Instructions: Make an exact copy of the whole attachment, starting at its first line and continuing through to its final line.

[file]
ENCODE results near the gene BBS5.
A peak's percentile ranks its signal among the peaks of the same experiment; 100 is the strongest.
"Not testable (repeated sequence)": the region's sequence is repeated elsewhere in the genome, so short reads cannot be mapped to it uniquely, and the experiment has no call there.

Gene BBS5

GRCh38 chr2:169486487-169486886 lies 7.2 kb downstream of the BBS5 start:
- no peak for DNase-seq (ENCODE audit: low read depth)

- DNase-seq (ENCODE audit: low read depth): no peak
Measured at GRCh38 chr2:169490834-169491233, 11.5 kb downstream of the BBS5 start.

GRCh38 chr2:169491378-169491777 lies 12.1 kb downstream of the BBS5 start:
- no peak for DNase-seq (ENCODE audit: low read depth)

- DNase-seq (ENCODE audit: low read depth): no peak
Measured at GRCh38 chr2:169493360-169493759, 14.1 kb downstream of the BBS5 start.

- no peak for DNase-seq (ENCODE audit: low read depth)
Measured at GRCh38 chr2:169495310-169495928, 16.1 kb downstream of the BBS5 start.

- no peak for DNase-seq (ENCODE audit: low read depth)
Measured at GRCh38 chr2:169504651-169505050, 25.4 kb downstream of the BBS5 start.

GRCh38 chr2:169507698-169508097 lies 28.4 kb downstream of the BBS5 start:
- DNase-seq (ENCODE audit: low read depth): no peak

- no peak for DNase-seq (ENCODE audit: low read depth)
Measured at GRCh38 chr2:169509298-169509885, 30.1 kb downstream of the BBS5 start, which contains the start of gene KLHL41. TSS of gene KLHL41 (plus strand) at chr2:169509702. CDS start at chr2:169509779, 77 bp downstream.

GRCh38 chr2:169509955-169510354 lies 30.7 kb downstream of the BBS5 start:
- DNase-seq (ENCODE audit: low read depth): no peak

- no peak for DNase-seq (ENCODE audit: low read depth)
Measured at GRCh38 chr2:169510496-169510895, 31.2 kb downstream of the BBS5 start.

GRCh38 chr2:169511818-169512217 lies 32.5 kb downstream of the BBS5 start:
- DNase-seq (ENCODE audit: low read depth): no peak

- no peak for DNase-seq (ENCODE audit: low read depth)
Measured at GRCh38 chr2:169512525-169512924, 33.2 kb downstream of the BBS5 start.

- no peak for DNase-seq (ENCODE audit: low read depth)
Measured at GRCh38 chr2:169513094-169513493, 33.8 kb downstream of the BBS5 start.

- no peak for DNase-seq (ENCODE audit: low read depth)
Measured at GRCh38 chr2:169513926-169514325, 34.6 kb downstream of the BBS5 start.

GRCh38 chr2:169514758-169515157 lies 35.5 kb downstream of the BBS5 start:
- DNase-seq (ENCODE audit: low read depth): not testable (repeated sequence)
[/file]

ENCODE results near the gene BBS5.
A peak's percentile ranks its signal among the peaks of the same experiment; 100 is the strongest.
"Not testable (repeated sequence)": the region's sequence is repeated elsewhere in the genome, so short reads cannot be mapped to it uniquely, and the experiment has no call there.

Gene BBS5

GRCh38 chr2:169486487-169486886 lies 7.2 kb downstream of the BBS5 start:
- no peak for DNase-seq (ENCODE audit: low read depth)

- DNase-seq (ENCODE audit: low read depth): no peak
Measured at GRCh38 chr2:169490834-169491233, 11.5 kb downstream of the BBS5 start.

GRCh38 chr2:169491378-169491777 lies 12.1 kb downstream of the BBS5 start:
- no peak for DNase-seq (ENCODE audit: low read depth)

- DNase-seq (ENCODE audit: low read depth): no peak
Measured at GRCh38 chr2:169493360-169493759, 14.1 kb downstream of the BBS5 start.

- no peak for DNase-seq (ENCODE audit: low read depth)
Measured at GRCh38 chr2:169495310-169495928, 16.1 kb downstream of the BBS5 start.

- no peak for DNase-seq (ENCODE audit: low read depth)
Measured at GRCh38 chr2:169504651-169505050, 25.4 kb downstream of the BBS5 start.

GRCh38 chr2:169507698-169508097 lies 28.4 kb downstream of the BBS5 start:
- DNase-seq (ENCODE audit: low read depth): no peak

- no peak for DNase-seq (ENCODE audit: low read depth)
Measured at GRCh38 chr2:169509298-169509885, 30.1 kb downstream of the BBS5 start, which contains the start of gene KLHL41. TSS of gene KLHL41 (plus strand) at chr2:169509702. CDS start at chr2:169509779, 77 bp downstream.

GRCh38 chr2:169509955-169510354 lies 30.7 kb downstream of the BBS5 start:
- DNase-seq (ENCODE audit: low read depth): no peak

- no peak for DNase-seq (ENCODE audit: low read depth)
Measured at GRCh38 chr2:169510496-169510895, 31.2 kb downstream of the BBS5 start.

GRCh38 chr2:169511818-169512217 lies 32.5 kb downstream of the BBS5 start:
- DNase-seq (ENCODE audit: low read depth): no peak

- no peak for DNase-seq (ENCODE audit: low read depth)
Measured at GRCh38 chr2:169512525-169512924, 33.2 kb downstream of the BBS5 start.

- no peak for DNase-seq (ENCODE audit: low read depth)
Measured at GRCh38 chr2:169513094-169513493, 33.8 kb downstream of the BBS5 start.

- no peak for DNase-seq (ENCODE audit: low read depth)
Measured at GRCh38 chr2:169513926-169514325, 34.6 kb downstream of the BBS5 start.

GRCh38 chr2:169514758-169515157 lies 35.5 kb downstream of the BBS5 start:
- DNase-seq (ENCODE audit: low read depth): not testable (repeated sequence)